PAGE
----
Sometime that same afternoon, Navarro and eight other unnamed "friends," who often were in the vicinity of 60th Street, were walking back from the parade on 34th Street and Bergenline Avenue to West New York, when they were surrounded by a group of about ten men. According to Navarro, the men said they were looking for someone. One of the men told Navarro and his companions to "come to 60th [Street] at the Exxon [gas station]" later that evening.

Consequently, Navarro, Brown, and three unnamed women went that night to the Exxon station on 60th Street. At approximately 9:00 p.m. a "burgundy" vehicle, later identified as a red Infiniti with Rhode Island license plates, and the white Honda Civic circled the block. The red Infiniti stopped in front of the station, and Navarro saw its three passengers get out. This was corroborated by Anthony Rodriguez, a friend of Brown's who happened to be walking toward the station at that time. Rodriguez likewise saw several people exit the Infiniti.

Navarro recognized the Infiniti passengers as the same three men who had surrounded him earlier at the parade. According to Navarro, the men told Brown they were looking for someone named "Mungi." Brown responded that "if you need to look for [Mungi] you have to see me first."*fn3 At that point a fourth man walked to the Exxon station from around the block where the white Honda had stopped. The man gave Brown an "ugly look," and started stabbing Brown. One of the three men who had gotten out of the red Infiniti, who also was not identified at trial, then began hitting Navarro with a stick. Then the fourth man, who had just stabbed Brown, turned and stabbed Navarro. Meanwhile, another unnamed man, who had stepped out of the Infiniti holding what appeared to be a knife with a sock wrapped around the handle, chased Rodriguez.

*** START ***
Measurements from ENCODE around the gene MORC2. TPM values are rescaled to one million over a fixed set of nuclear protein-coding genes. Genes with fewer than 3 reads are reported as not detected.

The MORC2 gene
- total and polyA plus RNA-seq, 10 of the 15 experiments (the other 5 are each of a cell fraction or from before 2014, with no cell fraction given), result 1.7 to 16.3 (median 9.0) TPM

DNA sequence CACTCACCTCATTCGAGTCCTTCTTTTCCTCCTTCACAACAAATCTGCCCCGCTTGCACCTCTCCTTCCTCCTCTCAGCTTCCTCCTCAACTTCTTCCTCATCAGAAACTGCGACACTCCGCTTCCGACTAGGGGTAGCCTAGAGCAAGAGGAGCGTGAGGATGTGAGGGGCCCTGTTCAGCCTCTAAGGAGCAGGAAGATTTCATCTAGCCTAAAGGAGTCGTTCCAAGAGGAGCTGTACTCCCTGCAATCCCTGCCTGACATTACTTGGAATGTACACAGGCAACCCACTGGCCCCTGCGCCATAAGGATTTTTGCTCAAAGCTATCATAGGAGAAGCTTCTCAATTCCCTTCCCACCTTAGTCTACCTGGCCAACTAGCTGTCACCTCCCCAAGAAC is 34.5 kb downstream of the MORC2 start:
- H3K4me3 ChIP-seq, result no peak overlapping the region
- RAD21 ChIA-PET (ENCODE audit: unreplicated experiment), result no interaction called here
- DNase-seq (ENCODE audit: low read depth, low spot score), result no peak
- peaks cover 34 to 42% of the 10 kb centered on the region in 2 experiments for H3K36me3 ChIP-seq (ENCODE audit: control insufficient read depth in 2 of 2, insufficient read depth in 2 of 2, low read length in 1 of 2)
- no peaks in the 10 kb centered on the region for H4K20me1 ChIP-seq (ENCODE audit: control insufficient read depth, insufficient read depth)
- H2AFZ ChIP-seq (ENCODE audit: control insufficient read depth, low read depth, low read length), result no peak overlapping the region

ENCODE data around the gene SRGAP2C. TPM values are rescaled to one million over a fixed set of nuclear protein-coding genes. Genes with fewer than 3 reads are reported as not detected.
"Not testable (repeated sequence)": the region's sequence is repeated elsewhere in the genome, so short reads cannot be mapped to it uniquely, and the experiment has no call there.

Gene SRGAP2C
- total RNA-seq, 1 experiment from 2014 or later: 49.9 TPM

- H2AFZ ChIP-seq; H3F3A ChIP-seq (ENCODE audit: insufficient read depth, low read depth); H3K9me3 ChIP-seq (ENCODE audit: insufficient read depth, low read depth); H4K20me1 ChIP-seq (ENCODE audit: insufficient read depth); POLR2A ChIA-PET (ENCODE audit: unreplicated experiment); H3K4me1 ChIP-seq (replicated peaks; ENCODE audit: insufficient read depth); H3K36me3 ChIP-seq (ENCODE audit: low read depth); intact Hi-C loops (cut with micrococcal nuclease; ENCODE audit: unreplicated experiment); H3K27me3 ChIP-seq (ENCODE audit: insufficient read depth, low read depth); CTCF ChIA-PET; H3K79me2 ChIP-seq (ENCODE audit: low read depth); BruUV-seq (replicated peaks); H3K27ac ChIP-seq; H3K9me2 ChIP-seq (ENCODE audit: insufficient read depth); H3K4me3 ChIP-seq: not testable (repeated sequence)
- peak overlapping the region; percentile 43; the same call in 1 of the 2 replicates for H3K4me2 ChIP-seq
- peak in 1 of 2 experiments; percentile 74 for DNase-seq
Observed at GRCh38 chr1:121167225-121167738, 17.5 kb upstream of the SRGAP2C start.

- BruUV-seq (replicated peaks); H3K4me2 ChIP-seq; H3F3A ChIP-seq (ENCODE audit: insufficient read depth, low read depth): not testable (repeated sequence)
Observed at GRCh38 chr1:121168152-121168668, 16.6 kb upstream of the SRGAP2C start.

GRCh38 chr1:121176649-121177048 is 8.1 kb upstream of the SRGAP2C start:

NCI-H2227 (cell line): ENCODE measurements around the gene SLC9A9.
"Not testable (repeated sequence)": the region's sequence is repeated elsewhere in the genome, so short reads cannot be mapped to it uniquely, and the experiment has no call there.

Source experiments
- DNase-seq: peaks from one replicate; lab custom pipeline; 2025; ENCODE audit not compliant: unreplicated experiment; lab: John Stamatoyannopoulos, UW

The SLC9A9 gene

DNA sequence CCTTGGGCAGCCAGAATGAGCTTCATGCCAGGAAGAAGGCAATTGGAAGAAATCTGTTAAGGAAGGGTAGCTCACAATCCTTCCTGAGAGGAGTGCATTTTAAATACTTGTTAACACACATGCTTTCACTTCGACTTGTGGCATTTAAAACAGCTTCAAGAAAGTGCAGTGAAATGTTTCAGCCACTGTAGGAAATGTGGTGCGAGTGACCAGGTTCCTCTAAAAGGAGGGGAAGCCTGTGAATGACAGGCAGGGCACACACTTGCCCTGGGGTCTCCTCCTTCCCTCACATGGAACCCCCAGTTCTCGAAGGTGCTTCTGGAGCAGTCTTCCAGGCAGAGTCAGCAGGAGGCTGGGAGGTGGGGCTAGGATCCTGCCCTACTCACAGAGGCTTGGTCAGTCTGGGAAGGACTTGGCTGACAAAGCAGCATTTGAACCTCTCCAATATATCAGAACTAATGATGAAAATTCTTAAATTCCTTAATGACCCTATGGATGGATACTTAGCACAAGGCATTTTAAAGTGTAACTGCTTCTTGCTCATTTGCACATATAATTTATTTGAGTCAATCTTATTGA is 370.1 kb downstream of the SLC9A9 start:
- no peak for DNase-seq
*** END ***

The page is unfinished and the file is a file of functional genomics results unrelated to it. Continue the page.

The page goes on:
While this all was occurring, Powell, who described himself in his testimony as one of Brown's "associates," was positioned across the street from the Exxon station. Powell was standing there, along with three unnamed individuals, when the street fight erupted. Powell recounted that he saw a group of men getting out of a white car. He then saw approximately eight men wearing baseball hats and carrying weapons, such as knives and screwdrivers, approach the area where Brown was standing. As Powell crossed the street to intercede, he observed punches being thrown. He saw Brown, who appeared to be in pain, sitting on a ledge by a dumpster. In response, Powell attempted "to get [Brown] out of there," explaining to the jury that "that's what associates [in their group] do."